Sunday, November 23, 2014

Rouhani’s Lost Chance

ISTANBUL – Iranian President Hassan Rouhani’s charm offensive has stalled. It worked well in the United Nations General Assembly last September, when he had something solid to offer – a deal on his country’s nuclear program – raising hopes that Iran’s hardline foreign-policy stance would finally soften. But UN Secretary-General Ban Ki-moon’s withdrawal of Iran’s invitation to the Geneva II conference on Syria suggests that Rouhani will need more than charm – or even a visit by Turkish Prime Minister Recep Tayyip Erdoğan to Tehran – to end his country’s isolation.

Rouhani has been largely successful in putting his predecessor Mahmoud Ahmadinejad’s tone-deaf leadership firmly in the past. The Iranian establishment has supported his attempts to open the country up to its regional neighbors, court foreign investment, call for moderation in religious and cultural matters, and even pursue the nuclear deal with the West.

In fact, the nuclear agreement – which seems close to completion – is likely to be Iran’s most important diplomatic achievement since the Islamic Revolution in 1979, providing it with considerable relief both domestically and internationally. The fact that Supreme Leader Ayatollah Ali Khamenei personally backed the effort makes it all the more promising.

Nonetheless, the regime’s possible rapprochement with the United States remains a source of concern in the Middle East, because it would empower Iran at a time when the US is gradually disengaging from the region. The question now is whether Rouhani’s moderation toward the West will be accompanied by a change in Iran’s Middle East policy, with all eyes on its policy toward Syria.

Ban rescinded Iran’s invitation to Geneva II under pressure from the US and the Syrian opposition. After all, since the civil war began in 2011, Iran has provided essential financial and military support for Syrian President Bashar al-Assad’s regime, while mobilizing its Lebanese proxy, the powerful Hezbollah militia, to fight against the rebels in Syria.

Whatever concerns the opposition has about Iran’s allegiances, the country is undoubtedly part of the Syrian equation; indeed, its involvement is critical to reaching any accord. But Rouhani’s failure to make a decisive statement on Syria – even after a series of leaked photographs of systematic torture and massacre raised the ire of the international community – has not helped the case for keeping Iran in the fold.

Rouhani recently had an opportunity to discuss Iran’s stance. But, addressing the World Economic Forum in Davos, he squandered it, sticking to platitudes about the need for governments in the region to listen to their citizens and provide young people with “jobs and hope.” On the subject of despotic rulers, Rouhani offered only the benign observation that they lack the ability to connect with and understand their people.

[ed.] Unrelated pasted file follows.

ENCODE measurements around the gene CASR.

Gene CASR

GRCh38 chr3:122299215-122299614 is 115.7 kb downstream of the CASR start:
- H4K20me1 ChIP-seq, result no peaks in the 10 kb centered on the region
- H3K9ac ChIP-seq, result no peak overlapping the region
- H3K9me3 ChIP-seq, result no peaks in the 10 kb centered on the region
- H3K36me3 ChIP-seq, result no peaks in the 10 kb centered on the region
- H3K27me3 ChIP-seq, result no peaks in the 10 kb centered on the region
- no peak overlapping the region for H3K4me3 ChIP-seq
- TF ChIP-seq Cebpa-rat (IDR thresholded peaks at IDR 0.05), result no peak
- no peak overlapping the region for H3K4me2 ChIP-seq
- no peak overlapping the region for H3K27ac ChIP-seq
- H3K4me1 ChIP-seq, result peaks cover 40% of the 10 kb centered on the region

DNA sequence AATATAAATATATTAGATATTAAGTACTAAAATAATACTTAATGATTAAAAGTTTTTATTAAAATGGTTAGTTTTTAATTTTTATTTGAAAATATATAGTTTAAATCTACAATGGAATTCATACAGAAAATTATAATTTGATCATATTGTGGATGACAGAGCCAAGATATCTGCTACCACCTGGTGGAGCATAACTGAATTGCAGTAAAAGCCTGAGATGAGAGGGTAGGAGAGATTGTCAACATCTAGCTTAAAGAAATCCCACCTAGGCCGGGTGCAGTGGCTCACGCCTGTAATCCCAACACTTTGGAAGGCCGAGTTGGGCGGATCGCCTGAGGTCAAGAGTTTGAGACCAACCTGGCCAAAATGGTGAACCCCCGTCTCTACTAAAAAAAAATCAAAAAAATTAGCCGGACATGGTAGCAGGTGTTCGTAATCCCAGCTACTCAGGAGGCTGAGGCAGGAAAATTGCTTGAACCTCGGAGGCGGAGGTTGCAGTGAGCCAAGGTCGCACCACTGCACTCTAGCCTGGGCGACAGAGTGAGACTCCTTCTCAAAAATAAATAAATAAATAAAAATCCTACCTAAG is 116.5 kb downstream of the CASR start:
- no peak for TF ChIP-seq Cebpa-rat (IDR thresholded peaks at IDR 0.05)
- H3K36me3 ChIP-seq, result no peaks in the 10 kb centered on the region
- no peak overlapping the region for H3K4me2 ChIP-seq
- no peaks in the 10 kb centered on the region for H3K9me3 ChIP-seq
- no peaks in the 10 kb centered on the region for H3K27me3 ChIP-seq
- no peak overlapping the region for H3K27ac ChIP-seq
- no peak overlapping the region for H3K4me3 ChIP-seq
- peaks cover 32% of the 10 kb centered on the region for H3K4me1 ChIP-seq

Rouhani’s recent rhetoric, however positive, falls far short of the expectations that his diplomacy has raised since his UN address last September. In Davos, the world expected a decisive statement on Syria and other regional problems – not hackneyed nationalist rhetoric about eliminating “biases” against Iran.

Rouhani must have known that his failure to address the humanitarian disaster in Syria would damage his diplomatic strategy, which suggests that he must have had a strong reason. Two possibilities stand out: either there is no consensus within the Iranian elite for a policy change, or the elite remain united in their determination to continue backing Assad. Neither alternative is particularly charming, which would explain why he preferred to obscure his country’s position.

To be sure, Erdoğan’s visit to Tehran this week could help to defuse tensions over Syria – a subject on which Turkey and Iran have diametrically opposing views. But it is unlikely to smooth the divisions among Iran’s elite, much less convince hardliners to stop backing Assad, leaving the visit’s significance uncertain, at best.

In refusing to take a strong position on Syria, Rouhani – like so many other world leaders – is placing his own interests above those of the 2.3 million registered Syrian refugees, the millions more who have been internally displaced, the estimated 130,000 people killed, and the rest of Syria’s long-suffering population. Worse, he has refused to acknowledge Iran’s own role in the tragedy. When he said in Davos, “we cannot be indifferent to the pain and suffering of our fellow brethren in the region,” he might as well have been referring to the Assad regime and its partners in crime.